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An Important Consideration

I'm taking some moments even on a Sunday to write a few things down. It has been my practice in recent days and weeks to write, even if I have nothing to say. Today is not that sort of day.

What is the mechanism by which the Protestant community (conceive of one individually for the moment, if you would) knows its dogma? It would seem to be a mechanism, if there is one, for there is no reason to appeal to the community as preferable to the individual, unless it were to possess something--either in kind, or in degree--that the individual does not have. In one way, we bracket out the charge that the individual appealing to the Holy Spirit speaking in his portion* of the Scriptures is really only appealing to his own interpretation of them, in order to ask why it is with this community and its dogma one has made his stand?

This makes people very uncomfortable, because most of us have just made "Reformation" ecclesial assumptions and accepted the resulting disunity as a fact of life. You're doing it now. You're saying to yourself, "Well, all true Christians agree on what's important," never stopping to realize that at one point, the things we have now accepted as adiaphora were once vital, worth dying for. This is not a lecture about taking your faith more seriously. I'm not your pastor, and I am not the Lord. What I am asking is if the Americanism with which most of us are tainted in one way or another ultimately stems from Sola Scriptura, from the fact that, stripping away all the ecclesial niceties and hoops and circumstance, the ultimate interpreter of Scripture (under this paradigm) is you, and, at the end of the day, no one has any idea what God really said. Derivative authority is a sham. We know it, too, or else we wouldn't call it "derivative." From whom does it derive? We would be horrified to think it derives from ourselves, which is why the standard tack is to appeal to the Holy Spirit. Believe me, brethren, I sympathize. After all, the Holy Spirit is God, who cannot lie. Should be a simple matter, then. Uh, no. There are those among you who will appeal to scholarship. Especially you Reformed types. This move is more easily defeated than the last. Say it with me now: "Everybody has their Captain Jack."

Don't hear what I'm not saying, as he would say. This is not an emotional appeal for unity at any cost. I'm simply asking: If you had to give a fairly detailed account of your doctrine, as opposed to another, could you do it? Would it make sense? I'm not advocating punching the "heretic" Roger Olson (or take your pick) in the face at the next cocktail party. What I am saying is that you and I are awash in a dogmatic relativist soup of our own making, and it should bother us. Maybe even enough to start at the beginning.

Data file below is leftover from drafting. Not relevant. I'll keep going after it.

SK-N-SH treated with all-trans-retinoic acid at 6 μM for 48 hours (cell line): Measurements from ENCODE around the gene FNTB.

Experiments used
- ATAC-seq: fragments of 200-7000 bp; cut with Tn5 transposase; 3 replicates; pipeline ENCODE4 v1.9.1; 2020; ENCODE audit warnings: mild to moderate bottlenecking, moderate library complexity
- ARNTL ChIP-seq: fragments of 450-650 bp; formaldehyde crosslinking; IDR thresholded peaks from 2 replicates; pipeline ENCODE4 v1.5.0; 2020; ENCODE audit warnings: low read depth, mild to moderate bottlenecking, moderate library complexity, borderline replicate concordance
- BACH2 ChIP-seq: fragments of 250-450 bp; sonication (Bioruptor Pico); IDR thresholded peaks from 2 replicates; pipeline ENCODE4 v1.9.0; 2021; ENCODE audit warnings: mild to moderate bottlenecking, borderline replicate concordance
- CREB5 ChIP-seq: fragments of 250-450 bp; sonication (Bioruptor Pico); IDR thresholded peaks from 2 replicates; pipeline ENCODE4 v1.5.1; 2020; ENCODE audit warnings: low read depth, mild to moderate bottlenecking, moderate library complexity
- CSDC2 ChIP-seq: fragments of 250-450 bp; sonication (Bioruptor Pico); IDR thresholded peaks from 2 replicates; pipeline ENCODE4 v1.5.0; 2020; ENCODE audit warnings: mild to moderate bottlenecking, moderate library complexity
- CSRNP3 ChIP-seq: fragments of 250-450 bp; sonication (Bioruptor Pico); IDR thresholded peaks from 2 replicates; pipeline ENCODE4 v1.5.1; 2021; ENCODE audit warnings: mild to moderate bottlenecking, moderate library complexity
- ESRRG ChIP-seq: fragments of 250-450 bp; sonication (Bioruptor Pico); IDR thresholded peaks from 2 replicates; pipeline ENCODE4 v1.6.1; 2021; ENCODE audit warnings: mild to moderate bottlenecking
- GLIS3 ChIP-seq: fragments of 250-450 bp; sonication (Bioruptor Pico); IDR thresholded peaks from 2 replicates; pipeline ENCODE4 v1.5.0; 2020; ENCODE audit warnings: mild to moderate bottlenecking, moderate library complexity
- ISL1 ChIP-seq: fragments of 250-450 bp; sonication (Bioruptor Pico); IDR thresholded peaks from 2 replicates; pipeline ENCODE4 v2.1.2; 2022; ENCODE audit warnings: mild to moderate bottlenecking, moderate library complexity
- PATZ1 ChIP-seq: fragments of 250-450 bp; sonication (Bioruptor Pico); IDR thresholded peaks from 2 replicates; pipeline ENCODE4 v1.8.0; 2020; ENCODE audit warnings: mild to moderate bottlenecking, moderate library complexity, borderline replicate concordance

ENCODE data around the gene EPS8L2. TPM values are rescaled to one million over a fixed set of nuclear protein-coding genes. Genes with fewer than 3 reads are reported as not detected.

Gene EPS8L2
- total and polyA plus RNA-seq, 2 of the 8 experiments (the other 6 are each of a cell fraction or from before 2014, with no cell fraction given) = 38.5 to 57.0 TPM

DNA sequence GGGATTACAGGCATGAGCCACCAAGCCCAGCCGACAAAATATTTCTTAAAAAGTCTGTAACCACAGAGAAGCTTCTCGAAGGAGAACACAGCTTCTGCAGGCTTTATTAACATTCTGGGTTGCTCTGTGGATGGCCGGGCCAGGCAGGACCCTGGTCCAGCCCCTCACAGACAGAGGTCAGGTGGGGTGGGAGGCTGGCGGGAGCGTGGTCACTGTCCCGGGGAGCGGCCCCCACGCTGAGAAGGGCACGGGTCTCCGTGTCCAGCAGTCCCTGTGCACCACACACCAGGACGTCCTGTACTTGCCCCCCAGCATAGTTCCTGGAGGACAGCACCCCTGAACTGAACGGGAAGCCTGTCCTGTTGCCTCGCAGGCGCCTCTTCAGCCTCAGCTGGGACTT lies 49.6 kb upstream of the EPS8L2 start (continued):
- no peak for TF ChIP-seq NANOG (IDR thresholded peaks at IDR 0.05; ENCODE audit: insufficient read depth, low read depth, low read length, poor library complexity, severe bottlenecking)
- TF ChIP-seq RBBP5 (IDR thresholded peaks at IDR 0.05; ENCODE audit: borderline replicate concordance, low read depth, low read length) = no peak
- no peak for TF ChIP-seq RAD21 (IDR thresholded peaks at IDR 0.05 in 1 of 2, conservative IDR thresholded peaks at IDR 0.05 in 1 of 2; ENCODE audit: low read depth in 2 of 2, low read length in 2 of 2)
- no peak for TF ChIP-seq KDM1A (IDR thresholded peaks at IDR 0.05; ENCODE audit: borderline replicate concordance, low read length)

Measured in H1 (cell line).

I looked religious indifferentism right in the face, right at the beginning of this journey, and again one night on the way to a party. I was lamenting that possibly a dear friend of mine would worry about my soul, because I sought full communion with the Catholic Church. She replied, "Well, nobody has the whole truth, you know?" We are much too comfortable with that sentiment.

That's why I asked about a mechanism. What we want and need is to know what God said, and what He didn't. The Presbyterians would "have me" as long as I would have wanted, but I wanted Truth, not comfort. Some of you even dare to think that certainty is a false hope. If that is the case, resign your pastorate; you don't believe your good news enough that I should listen.

Real ecumenism is hard. It's about reasons, and denials, and invitations. It is not often nice. I'm burnt-out on impotent niceness, as you may have noticed. If you want to die, do evangelism/ecumenism. If you like cocktail parties, join the UN.

*Note: The Catholic Church maintains that the Sacred Scriptures are composed of 73 books, not 66.


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